Fehrist – Document Indexing Library in Go
Fehrist is a document indexing library written in Golang which is used to index different kind of text documents

TLDR: Visit Github repo if you are not interested in the internals of the lib.

Today I present you another library I made in Go language, called, Fehrist

From the Github README:

Fehrist is a pure Go library for indexing different types of documents. Currently, it supports only CSV and JSON but flexible architecture gives you the liberty to add more documents. Fehrist(فہرست) is an Urdu word for Index. Similar terminologies used in Arabic(فھرس) and Farsi(فہرست) as well.

Fehrist is based on an Inverted Index data structure for indexing purposes.

Why did I make it?

It seems I have fallen in love with Golang after Python. Go is an opinionated language that does not let you get distracted in various small decisions. The reason for making this particular lib is nothing but learning about indexing; how it works and what algorithms are available. I picked the Inverted Index due to its flexibility and relatively easier implemented than others like B+Trees. I also took inspiration from ElasticSearch for writing and arranging index files on disk.

How it Works?

As I mentioned that it is based on an inverted index. All files, regardless of their type are tokenized after the first stage where a DOCID is assigned to each record. A record is a single entry in the case of CSV, JSON, or XML file. After the assignment of DOCID, it is then tokenized where each term in the file is mapped corresponding DOCID and the file name. The successful indexed document(s) can then be searched by providing a keyword. The output of the search result is a JSON structure. Golang maps data structure has been used for intermediate data processing and searching. Below is the diagram that might help you to understand the entire process of indexing.

Fehrist Indexing

 

In the first step, the CSV file was fed to the system which was then split record-wise and mapped with a DOCID. In the second step, each record was tokenized into each term in a way that it was mapped with the count of occurrence. For instance, Jhon was found in documents 1.csv and 2.csv, it will create a pipe-delimited structure which is then assigned as an individual entry of the map against its corresponding key. As you can in the diagram above, john was found in DOCIDs docid1 and docid2. Go maps have been used for the purpose.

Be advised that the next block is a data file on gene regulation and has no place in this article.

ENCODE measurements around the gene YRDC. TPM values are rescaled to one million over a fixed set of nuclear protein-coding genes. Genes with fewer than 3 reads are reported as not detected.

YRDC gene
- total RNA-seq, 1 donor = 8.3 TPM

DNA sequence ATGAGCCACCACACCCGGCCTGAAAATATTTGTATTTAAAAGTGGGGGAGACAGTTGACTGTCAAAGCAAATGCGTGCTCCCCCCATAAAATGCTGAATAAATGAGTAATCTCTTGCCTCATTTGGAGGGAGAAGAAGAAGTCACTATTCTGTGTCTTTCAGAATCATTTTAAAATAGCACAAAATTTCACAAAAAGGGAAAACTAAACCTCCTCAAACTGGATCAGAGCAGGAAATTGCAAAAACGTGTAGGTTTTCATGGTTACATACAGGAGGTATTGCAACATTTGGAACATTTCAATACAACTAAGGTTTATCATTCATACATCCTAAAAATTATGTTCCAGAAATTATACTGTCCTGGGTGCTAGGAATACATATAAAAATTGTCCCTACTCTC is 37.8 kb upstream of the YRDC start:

Finally, the data is saved into the disk. I stole the idea from ElasticSearch for the data management on disk:

As you can in the picture above, each index file is saved as .idx file. At first it created a folder of the name you had provided. All relevant files are then stored in it(Thanks ElasticSearch for giving me this idea). You are also seeing files with extension .document which is actually originally entries along with their DOCIds. All data is then serialized with the help of MessagePack. Below is the code that is indexing CSV files.


The library is flexible. Thanks to polymorphism provided by Go, you can extend this library very easily by implementing a couple of methods.

Searching is then easy:

The Search method takes an index name as a parameter because a folder was created of the same name and all files were stored in it. Init() method was used to pull all the data from documents and indices in maps.

As I said it is a flexible lib. All you need to add your own document type struct just like I have done for JSON and CSV.

Conclusion

I hope you like this post and will use this library in your next projects. There are a few things that it does not cover like full search. It also does not apply stemming and stop words either. For now, it returns data based on the exact keyword found. You are free to enhance it by forking it. You can download this lib from Github.

Header Photo by Maksym Kaharlytskyi on Unsplash

If you like this post then you should subscribe to my blog for future updates.

* indicates required